A nations culture resides in the heart and the soul of its people. – Mahatma Gandhi
Good vibes, food, and music are three of the most important things in my life. That’s exactly what Bayou Bacchanal brings. Brought to you by Friends of Culture, Bayou Bacchanal brings Caribbean culture to the Greater New Orleans area. This annual event, that takes place every November during the first Saturday, is also known as “Carnival”. Not to confuse it with traditional carnivals, Bayou Bacchanal is a West Indian style carnival. Some of the Caribean islands represented are-Trinidad and Tobago, Jamaica, Antigua, Guyana, the U.S. Virgin Islands, Barbados, Greneda, to name a few. The weekend is filled with parties, a parade downtown, and ends with good times in the park.
Free and open to the public, Bayou Bacchanal shares rich Caribbean culture with the general public. Introducing them to the unique and festive traditions that are celebrated through food, music, and dance. The festivities begin with a parade. Masquerades begin downtown and works their way to Armstrong Park. They range from the young to the elderly. Some dressed in extravagant costumes. Brightly colored, intricately detailed. Alternatively, you can find them in a t-shirt and shorts- covered in paint, baby powder and oil. Parading up and down the street, dancing to their favorite soca music. The parade ends with a huge fete in the park.
Fête in the Park
fête /fāt/- n. a celebration or festival
As with any celebration or festival- food, music, drink and a good time are the common themes. With Bayou Bacchanal it was no different. Taking place in the iconic Congo Square in Armstrong Park- walkers by can take part in the good food and feel good soca and reggae music. Vendors are available as well. Selling items unique to the Caribbean culture, such as flags, jewerly, clothing, and car accessories.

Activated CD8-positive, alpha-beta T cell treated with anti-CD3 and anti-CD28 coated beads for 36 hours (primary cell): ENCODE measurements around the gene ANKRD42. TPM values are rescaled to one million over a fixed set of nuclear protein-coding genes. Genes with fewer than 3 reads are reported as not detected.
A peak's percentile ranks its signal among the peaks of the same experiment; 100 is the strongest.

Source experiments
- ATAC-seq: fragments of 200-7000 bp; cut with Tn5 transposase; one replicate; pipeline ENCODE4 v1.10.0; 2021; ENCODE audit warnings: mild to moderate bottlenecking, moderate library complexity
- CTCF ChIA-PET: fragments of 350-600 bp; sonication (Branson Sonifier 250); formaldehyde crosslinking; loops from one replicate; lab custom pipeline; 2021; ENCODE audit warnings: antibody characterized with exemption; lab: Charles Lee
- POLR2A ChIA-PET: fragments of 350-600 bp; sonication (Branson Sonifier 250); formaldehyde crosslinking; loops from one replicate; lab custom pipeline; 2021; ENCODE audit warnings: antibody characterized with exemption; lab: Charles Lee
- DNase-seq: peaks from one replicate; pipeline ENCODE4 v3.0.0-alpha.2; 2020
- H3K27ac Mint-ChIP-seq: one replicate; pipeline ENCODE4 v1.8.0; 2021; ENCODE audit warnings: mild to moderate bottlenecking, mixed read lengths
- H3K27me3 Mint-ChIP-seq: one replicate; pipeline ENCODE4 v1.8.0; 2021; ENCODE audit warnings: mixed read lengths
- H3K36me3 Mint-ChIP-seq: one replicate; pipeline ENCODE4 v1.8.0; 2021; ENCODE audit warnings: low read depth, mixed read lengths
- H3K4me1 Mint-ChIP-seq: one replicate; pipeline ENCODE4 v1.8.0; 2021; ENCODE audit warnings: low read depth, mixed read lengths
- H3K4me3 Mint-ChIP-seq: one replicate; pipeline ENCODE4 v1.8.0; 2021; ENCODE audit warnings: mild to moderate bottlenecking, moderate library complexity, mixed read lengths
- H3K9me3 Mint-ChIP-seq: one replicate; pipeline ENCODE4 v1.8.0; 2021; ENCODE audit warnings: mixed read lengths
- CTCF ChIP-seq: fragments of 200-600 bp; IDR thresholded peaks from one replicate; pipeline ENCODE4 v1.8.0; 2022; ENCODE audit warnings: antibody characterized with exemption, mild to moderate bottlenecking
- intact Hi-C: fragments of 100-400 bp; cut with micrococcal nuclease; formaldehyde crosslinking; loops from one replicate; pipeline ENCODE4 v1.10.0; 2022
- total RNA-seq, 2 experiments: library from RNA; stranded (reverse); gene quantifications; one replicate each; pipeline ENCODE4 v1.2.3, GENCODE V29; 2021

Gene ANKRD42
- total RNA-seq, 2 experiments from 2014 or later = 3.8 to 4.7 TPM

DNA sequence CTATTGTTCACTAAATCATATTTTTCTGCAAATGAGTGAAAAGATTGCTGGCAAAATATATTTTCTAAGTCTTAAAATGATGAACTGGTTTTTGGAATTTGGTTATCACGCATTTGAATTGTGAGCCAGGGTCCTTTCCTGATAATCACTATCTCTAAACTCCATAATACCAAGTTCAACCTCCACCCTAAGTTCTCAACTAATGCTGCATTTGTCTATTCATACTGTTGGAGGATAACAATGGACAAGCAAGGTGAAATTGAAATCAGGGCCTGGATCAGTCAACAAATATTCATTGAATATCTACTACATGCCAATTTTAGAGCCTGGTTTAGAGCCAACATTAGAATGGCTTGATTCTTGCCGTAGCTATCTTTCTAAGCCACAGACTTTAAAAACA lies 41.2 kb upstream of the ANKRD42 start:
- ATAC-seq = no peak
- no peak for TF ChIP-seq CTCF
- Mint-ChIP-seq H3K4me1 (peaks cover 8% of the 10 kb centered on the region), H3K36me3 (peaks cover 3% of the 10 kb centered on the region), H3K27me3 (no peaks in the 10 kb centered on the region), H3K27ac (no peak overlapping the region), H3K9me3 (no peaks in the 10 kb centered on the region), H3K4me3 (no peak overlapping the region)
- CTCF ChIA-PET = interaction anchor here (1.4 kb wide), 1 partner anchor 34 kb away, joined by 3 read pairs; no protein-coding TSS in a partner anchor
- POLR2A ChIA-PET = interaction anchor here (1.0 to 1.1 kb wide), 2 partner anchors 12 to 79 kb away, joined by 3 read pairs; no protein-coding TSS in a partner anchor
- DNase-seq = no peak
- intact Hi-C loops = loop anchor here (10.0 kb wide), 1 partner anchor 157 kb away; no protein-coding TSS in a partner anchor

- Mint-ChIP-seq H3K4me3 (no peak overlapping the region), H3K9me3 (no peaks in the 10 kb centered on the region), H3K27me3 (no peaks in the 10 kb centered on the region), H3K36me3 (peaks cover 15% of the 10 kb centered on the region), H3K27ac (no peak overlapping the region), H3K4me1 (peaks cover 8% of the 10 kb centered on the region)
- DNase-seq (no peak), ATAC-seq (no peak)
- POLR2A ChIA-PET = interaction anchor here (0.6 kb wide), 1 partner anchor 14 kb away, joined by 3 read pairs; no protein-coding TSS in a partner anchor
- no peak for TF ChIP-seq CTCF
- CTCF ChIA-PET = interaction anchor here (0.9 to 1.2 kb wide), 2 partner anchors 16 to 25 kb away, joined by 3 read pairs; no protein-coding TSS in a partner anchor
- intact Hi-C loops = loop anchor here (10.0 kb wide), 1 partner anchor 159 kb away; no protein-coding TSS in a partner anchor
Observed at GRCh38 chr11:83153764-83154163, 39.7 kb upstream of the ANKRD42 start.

Party-goers can taste caribbean delicacies. Such as fried shark po-boys, curried chicken, goat, beef and roti, pelau, even vegan options. Caribbean drinks such as sorrel and mauby were also available to try. Bayou Bacchanal definitely links the Greater New Orleans area with its local caribbean culture. Giving eveyone who wishes to partake, a peek at true island culture. My favorite part of Carnival is the music. There’s something about the feel good vibes Caribbean music brings. I danced non-stop to the beat.
If you’re ever in the New Orleans area during the 1st weekend in November, I urge you to stop by- try good food and groove to the beat. Have you ever been to a Caribbean carnival? Let me know your most memorable experience(s) in the comments.